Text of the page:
For Project Raphael to have been a bona fide inquiry as the entrapment doctrine requires, two criteria must be met. First, the police must have had a reasonable suspicion over a sufficiently precise space. Second, the police must have had a genuine purpose of investigating and suppressing crime. Where those criteria are satisfied, the police are entitled to present “any person associated with the area with the opportunity to commit the particular offence”, even without individualized suspicion in the person investigated: R v Barnes, [1991] 1 SCR 449 at 463.

(c) The Internet as an Investigative Space

Prior to the cases discussed herein, the Supreme Court had only applied the bona fide inquiries prong of the entrapment doctrine twice. First, in Barnes, where the police approached anyone associated with Vancouver’s Granville Mall, an area roughly six city blocks long, with an offer to purchase drugs, on the suspicion that considerable drug trafficking was occurring in that area. The Supreme Court determined the Barnes investigation was a bona fide inquiry on the basis the police were acting in good faith and had a reasonable suspicion drug trafficking was taking place, in that precise area.

By contrast, in R v. Ahmad, 2020 SCC 11, the second case to consider the bona fide inquiry element, the Supreme Court determined that an investigation based on anonymous, unverified and uncorroborated tips targeting two phone numbers did not present a reasonable suspicion of illegal activity for the phone number itself. The Court held the police were not acting under a bona fide inquiry. The Ahmad investigation presented a unique problem for investigations into virtual spaces: the space of the investigation, a phone number, was functionally limited in that it only allowed the police to contact the person who answered the phone.

Ramelson furthered the issues developed in Ahmad, for an internet age. The Supreme Court found the internet enables people to act in ways that differ from how they might act in person, which poses new concerns about privacy. In the policing context, the internet as an investigative space may allow police to produce “vast amounts of highly personal information, in contexts where people may be unusually uninhibited, engaged in forms of self-discovery, or seeking anonymity (at para 47)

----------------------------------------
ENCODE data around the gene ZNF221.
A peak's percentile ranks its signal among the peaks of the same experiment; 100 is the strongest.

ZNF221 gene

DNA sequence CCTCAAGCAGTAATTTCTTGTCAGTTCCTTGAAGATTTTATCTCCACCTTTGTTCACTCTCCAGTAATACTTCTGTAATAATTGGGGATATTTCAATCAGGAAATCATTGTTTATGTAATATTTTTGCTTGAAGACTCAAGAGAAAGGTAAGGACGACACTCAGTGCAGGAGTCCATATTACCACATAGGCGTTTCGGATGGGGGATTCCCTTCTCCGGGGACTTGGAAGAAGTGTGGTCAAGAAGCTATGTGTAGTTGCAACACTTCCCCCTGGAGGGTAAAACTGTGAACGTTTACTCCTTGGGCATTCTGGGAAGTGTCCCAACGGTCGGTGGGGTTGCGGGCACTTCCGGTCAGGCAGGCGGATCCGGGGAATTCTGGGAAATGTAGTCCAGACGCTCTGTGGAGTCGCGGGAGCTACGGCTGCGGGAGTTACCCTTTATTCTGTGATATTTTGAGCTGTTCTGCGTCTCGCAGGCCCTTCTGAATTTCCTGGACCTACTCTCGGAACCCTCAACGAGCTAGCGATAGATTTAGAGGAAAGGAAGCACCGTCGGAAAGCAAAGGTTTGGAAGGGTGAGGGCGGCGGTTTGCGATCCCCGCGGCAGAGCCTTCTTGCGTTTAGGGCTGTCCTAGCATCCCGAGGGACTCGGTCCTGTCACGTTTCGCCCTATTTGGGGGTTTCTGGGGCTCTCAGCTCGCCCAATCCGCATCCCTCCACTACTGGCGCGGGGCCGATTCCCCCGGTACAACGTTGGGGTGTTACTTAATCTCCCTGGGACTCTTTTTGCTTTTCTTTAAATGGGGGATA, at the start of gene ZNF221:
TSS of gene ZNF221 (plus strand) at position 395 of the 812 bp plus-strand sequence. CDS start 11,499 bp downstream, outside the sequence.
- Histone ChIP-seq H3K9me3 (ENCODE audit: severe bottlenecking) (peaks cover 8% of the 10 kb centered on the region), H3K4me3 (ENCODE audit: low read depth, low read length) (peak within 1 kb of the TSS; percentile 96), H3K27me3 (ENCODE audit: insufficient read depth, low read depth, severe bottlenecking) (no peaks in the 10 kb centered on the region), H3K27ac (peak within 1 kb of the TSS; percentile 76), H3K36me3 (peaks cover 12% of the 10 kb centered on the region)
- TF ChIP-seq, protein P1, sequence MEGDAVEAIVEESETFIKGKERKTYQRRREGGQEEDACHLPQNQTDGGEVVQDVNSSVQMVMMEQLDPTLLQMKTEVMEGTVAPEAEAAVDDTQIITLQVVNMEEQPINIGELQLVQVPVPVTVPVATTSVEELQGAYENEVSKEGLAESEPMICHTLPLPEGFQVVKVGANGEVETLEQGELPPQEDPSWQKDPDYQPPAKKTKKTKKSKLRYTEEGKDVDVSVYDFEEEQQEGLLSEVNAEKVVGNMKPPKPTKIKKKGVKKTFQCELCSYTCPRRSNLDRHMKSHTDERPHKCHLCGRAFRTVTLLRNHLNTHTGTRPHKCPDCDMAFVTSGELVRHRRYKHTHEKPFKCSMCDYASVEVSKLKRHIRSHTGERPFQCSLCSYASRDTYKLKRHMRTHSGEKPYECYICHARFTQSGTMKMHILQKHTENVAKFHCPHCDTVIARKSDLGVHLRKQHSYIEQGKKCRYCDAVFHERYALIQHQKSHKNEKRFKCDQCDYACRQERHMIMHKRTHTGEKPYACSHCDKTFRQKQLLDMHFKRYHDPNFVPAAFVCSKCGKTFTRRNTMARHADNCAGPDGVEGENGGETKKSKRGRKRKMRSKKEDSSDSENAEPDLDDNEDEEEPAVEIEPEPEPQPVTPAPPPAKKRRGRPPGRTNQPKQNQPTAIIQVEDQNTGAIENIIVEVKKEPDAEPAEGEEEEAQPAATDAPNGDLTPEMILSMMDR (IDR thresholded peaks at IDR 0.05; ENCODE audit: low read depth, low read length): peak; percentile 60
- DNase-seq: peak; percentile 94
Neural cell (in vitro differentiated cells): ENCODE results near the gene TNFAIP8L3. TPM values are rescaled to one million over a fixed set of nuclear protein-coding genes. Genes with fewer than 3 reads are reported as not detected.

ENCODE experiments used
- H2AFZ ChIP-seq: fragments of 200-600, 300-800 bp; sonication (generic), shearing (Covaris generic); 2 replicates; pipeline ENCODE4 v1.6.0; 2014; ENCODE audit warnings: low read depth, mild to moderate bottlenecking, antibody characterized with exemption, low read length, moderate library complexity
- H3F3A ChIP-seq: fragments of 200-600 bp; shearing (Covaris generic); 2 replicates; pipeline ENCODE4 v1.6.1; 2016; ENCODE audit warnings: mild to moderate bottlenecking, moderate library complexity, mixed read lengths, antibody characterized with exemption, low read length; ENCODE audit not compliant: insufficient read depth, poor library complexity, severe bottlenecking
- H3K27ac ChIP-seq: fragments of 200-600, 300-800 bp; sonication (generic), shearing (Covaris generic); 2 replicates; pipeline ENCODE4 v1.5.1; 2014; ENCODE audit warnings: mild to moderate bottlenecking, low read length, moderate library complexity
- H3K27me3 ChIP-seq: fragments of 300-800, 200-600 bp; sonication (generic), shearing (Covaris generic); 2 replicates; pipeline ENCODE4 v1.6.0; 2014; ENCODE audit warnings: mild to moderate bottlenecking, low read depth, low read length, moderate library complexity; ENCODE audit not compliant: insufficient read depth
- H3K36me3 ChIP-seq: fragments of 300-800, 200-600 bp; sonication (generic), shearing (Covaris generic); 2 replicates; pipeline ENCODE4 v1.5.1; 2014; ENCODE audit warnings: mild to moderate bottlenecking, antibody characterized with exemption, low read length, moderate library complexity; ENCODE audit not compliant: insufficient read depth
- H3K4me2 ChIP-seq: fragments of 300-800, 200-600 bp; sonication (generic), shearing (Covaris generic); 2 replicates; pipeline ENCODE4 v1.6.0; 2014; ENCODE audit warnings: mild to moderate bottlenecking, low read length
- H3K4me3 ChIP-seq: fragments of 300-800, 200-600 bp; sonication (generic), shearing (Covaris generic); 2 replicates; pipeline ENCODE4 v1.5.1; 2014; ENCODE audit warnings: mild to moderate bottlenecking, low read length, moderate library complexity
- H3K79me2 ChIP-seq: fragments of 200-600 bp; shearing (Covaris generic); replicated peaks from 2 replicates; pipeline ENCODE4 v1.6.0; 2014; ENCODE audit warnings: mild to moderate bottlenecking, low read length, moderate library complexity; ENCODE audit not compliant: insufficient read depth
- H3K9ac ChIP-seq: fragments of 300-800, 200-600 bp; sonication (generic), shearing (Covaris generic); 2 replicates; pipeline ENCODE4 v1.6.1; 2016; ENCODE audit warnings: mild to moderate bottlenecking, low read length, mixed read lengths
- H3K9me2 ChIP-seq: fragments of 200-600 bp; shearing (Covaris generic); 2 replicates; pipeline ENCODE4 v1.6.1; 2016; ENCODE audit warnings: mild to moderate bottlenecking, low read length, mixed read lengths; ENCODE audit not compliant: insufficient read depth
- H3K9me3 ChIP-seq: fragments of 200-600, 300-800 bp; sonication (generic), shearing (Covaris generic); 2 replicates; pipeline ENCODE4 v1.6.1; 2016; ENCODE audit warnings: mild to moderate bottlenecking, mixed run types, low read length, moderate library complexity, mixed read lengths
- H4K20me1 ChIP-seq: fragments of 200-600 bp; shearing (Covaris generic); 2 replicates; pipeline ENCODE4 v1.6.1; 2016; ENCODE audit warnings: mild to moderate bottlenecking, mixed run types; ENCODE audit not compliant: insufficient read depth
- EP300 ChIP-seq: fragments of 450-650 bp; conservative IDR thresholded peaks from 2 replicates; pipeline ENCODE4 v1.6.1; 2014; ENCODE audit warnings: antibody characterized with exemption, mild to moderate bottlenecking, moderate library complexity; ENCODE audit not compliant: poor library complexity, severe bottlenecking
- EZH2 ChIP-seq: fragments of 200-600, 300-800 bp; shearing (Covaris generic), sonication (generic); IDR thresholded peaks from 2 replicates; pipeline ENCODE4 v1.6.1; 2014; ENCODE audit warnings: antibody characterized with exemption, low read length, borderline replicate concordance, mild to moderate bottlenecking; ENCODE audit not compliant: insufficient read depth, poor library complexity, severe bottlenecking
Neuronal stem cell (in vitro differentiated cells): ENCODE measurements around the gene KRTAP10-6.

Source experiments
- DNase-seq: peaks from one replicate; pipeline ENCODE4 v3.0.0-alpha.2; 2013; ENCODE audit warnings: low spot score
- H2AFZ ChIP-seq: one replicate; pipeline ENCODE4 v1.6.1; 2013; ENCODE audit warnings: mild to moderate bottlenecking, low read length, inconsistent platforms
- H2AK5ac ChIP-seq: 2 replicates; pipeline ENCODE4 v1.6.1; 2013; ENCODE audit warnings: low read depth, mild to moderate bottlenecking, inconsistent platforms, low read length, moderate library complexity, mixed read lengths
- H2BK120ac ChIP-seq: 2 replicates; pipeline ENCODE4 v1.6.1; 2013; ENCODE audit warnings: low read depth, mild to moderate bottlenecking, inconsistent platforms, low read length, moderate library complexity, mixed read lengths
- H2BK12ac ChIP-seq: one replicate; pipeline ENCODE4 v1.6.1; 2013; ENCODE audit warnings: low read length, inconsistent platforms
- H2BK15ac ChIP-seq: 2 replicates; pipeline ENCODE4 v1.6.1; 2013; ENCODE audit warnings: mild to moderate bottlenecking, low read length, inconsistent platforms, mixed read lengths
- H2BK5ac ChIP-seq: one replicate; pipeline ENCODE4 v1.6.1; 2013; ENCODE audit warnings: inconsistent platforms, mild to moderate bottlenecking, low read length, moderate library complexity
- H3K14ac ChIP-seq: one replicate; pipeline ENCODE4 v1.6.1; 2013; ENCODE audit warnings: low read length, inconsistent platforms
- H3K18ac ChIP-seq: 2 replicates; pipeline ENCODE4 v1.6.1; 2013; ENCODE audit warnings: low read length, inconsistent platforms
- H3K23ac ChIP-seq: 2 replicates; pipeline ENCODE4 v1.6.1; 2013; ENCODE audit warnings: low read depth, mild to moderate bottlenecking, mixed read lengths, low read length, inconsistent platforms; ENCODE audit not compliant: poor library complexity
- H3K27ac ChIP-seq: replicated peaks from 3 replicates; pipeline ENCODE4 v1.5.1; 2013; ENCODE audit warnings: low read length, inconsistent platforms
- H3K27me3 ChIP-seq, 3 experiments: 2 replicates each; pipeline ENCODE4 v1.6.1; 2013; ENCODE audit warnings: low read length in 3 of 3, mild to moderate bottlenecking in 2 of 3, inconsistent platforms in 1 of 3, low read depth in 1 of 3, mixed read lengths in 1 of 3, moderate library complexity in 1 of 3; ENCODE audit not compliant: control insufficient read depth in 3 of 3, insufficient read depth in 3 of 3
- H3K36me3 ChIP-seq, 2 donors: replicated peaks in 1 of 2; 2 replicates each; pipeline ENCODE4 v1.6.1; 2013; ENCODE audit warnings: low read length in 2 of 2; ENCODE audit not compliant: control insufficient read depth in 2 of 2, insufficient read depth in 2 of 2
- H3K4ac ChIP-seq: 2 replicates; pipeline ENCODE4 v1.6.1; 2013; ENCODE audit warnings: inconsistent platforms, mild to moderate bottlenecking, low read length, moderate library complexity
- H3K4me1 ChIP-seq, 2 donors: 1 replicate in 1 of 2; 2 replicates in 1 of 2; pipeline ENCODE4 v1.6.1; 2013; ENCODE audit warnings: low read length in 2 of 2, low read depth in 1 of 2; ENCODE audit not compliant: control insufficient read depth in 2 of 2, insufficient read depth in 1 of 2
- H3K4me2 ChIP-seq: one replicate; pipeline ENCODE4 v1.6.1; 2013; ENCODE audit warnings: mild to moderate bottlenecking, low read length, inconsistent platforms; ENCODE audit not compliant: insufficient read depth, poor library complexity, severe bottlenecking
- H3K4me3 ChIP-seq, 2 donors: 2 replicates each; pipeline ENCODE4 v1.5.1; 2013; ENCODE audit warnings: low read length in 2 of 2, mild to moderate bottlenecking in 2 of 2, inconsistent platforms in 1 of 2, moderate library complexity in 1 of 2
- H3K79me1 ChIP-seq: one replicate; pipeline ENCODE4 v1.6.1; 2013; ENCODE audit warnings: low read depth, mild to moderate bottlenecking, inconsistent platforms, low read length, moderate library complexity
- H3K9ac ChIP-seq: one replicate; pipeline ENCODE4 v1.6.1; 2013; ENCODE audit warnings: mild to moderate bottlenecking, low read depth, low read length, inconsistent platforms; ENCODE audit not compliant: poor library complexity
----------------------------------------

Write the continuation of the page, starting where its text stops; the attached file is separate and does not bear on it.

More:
The Supreme Court was particularly concerned with the vast reach of online information, stating:

Given the potential of online investigations to impact many more individuals than an equivalent investigation in a physical space, the nature of those impacts deserve scrutiny. How the police act on the Internet may matter as much or more as where they act. (at para 51)

Because of the internet’s informational and interactive complexity, police may be required to “focus on more carefully delineated spaces and target their opportunities to particular subspaces or to particular ways in which users engage with the space” (at para 64). The Supreme Court also exhorted police to consider “whether to collect and retain data relevant to understanding an investigation’s scope, while taking care to do so in a way that minimizes the costs to privacy” (at para 65).